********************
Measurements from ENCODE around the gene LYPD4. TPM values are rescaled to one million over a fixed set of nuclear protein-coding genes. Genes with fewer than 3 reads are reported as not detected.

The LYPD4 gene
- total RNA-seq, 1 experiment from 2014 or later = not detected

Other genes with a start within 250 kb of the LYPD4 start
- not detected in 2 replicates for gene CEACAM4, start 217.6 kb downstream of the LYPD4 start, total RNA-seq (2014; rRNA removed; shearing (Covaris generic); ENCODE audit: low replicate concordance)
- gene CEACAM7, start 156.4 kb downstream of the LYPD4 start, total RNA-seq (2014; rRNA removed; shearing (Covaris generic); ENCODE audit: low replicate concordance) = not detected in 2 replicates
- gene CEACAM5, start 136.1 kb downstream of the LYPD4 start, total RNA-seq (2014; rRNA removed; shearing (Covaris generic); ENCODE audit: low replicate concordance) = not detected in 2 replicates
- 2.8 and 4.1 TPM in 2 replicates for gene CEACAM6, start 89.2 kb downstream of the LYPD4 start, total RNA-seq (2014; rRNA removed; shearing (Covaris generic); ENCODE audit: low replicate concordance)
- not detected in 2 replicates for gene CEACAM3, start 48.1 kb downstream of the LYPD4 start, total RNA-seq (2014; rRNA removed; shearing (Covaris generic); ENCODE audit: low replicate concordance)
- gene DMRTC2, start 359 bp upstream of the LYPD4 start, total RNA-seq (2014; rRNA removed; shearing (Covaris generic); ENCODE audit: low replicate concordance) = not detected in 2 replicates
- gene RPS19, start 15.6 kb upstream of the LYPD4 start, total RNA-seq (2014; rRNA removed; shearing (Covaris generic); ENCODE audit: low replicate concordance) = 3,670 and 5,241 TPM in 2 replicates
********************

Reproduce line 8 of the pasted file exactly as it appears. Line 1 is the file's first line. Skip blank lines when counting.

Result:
- 2.8 and 4.1 TPM in 2 replicates for gene CEACAM6, start 89.2 kb downstream of the LYPD4 start, total RNA-seq (2014; rRNA removed; shearing (Covaris generic); ENCODE audit: low replicate concordance)